Dysfunctional voiding is primarily diagnosed by reviewing a thorough patient history with emphasis on toilet habits. An ultrasound of the kidneys and bladder may be used to look for rare structural abnormalities. An abdominal x-ray may be used to evaluate for stool retention. Further evaluation may include pre-void and post-void ultrasounds to assess for residual urine. A uroflow with EMG test may be performed to evaluate the activity of your child’s pelvic floor muscles with voiding. This test may show poor pelvic floor muscle overactivity causing abnormal urine flow.
After the initial visit, follow-up visits may occur every 6-8 weeks, or more frequently, depending on the child’s needs. The number of visits needed depends on how quickly symptoms improve with management.
Treatment for dysfunctional voiding involves a multi-pronged approach individualized for each child. The components of treatment include:
- Behavior Modification
- Relaxation/Repositioning: Children are taught proper toilet positioning and techniques to promote pelvic floor relaxation to strengthen their ability to release urine in a relaxed and complete manner.
- Alarm Training: In alarm training, children with nighttime wetting are given a device to wear at night that includes a sensor that clips to their underwear attached to a speaker that attaches to their pajamas. When a child starts to wet at night, the alarm rings, waking up the child and parent, who will send the child to the bathroom. This alarm helps recondition the brain and bladder to communicate at night. With consistency and determination from parents and children in using this alarm, most patients see improvement within 3-4 months. Learn more about this approach with this video.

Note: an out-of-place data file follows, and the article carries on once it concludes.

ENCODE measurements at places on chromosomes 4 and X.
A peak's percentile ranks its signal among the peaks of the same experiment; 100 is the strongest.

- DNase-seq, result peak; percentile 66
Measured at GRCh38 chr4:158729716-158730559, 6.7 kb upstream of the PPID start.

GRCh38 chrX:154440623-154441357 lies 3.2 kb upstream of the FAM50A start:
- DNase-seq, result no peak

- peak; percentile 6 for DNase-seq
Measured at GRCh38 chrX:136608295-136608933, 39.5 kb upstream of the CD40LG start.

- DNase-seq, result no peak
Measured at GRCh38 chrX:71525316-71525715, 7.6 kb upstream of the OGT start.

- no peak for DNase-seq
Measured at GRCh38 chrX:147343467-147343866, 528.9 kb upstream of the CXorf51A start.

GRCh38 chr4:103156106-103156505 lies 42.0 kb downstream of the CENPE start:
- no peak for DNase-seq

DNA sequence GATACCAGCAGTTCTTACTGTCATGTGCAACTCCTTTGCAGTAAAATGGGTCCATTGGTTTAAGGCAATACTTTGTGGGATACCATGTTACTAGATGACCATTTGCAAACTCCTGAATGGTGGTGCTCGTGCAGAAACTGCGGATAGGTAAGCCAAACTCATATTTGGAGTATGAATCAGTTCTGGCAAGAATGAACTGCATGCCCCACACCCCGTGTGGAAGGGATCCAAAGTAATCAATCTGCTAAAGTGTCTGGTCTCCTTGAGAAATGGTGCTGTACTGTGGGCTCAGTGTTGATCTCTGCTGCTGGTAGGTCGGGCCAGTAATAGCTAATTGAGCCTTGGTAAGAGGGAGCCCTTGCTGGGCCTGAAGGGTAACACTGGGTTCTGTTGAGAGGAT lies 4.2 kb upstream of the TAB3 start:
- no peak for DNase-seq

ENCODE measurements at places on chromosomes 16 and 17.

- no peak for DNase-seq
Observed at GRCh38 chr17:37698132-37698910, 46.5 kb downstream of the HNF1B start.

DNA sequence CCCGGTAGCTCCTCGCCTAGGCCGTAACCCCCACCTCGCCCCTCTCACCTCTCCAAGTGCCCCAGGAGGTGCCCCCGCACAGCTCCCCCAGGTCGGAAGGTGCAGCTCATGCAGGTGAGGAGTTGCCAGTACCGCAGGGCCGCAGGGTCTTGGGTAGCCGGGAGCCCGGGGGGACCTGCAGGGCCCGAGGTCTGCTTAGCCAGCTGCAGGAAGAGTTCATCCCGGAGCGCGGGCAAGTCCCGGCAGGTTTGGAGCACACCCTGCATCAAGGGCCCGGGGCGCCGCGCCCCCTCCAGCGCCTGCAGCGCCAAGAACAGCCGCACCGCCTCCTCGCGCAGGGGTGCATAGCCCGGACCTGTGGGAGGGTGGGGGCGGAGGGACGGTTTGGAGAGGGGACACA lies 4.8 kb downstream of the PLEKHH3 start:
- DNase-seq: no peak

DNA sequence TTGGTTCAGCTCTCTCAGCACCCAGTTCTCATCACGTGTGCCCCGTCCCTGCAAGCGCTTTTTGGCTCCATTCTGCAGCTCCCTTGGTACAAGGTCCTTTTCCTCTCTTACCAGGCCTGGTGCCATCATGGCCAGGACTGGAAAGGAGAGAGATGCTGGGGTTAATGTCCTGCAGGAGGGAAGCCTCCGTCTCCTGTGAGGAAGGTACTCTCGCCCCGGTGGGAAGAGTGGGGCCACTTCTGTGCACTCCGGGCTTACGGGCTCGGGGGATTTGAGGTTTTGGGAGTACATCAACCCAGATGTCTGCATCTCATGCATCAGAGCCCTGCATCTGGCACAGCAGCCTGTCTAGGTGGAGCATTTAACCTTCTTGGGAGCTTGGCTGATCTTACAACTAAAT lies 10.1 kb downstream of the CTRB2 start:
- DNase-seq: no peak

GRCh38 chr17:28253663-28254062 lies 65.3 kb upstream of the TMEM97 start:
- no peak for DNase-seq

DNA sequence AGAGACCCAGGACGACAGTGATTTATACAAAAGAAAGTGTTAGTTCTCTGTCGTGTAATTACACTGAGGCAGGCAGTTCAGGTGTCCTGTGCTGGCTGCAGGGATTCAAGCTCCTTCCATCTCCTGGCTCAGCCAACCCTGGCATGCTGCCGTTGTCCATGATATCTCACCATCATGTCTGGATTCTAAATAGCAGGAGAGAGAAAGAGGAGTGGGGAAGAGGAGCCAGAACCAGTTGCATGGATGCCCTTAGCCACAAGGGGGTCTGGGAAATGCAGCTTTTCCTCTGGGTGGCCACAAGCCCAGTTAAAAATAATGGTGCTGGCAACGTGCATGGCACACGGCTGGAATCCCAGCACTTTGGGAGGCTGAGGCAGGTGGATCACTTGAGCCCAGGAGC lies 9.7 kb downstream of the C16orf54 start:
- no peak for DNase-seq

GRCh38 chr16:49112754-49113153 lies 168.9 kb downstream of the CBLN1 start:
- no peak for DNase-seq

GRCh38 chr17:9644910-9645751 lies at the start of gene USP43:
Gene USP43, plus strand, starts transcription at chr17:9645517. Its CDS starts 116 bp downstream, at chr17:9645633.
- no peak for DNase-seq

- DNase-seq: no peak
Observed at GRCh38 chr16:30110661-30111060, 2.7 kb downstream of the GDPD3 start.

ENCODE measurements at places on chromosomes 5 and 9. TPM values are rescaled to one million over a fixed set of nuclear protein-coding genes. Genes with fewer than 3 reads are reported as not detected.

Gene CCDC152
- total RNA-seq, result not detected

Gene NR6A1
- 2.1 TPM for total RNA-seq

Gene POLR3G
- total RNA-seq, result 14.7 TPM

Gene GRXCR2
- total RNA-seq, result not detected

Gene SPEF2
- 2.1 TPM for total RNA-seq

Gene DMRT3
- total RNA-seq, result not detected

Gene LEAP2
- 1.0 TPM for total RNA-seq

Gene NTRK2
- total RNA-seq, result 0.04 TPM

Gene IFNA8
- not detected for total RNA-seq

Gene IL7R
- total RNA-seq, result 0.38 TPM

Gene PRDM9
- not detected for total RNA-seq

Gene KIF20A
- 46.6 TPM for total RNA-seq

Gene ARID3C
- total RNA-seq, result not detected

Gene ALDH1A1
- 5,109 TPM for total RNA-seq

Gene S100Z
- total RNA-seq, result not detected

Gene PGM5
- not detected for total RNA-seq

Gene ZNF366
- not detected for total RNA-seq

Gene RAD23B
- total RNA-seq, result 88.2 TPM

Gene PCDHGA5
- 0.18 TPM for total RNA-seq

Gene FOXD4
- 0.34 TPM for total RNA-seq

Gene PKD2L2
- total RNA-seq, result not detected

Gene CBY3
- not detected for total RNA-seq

- Timed Voiding: Children with dysfunctional voiding may not receive strong messages that signal when the bladder is full and may need a schedule to re-train the bladder.
- Biofeedback: When repositioning and timed voiding do not improve pelvic floor function, biofeedback training is implemented on an age-appropriate level. This means teaching a child how to read their own body and understand how the body works.
- Working with the Lurie Children’s expert pediatric physical therapists, information on a child’s voluntary contraction and relaxation of the pelvic floor feeds back to a computer program with videogame-like output. In other words, by squeezing and relaxing the pelvic floor, the child manipulates a character through a simple video game. Core strengthening is also incorporated. This teaches the child how to isolate and relax the pelvic floor muscles, which can help correct bedwetting and/or daytime wetting. These sessions last about 45 minutes, and children usually require 4-6 sessions. Families are taught how to complete exercises at home which is key to success. Learn more about biofeedback training.
- Bowel program: Children with dysfunctional voiding do not appropriately relax the pelvic floor muscle and these are the same muscles that control the release of stool. Learn more about preventing stool retention.
- Antibiotics: Children with recurrent UTIs may be given low-dose preventative antibiotics.
The BFIT program is managed by experienced pediatric providers that are specialized in treating urologic conditions: Kavita Hodgkins, MD; Reumah Ravoori, MMS, PA-C; and Lynn Freedman, APRN-NP.
Board-certified urologists and kidney disease specialists provide leadership for the program
If you’d like to request an appointment with one of our specialists, call 1.800.543.7362 (1.800.KIDS DOC®) or visit our Appointments page for more information.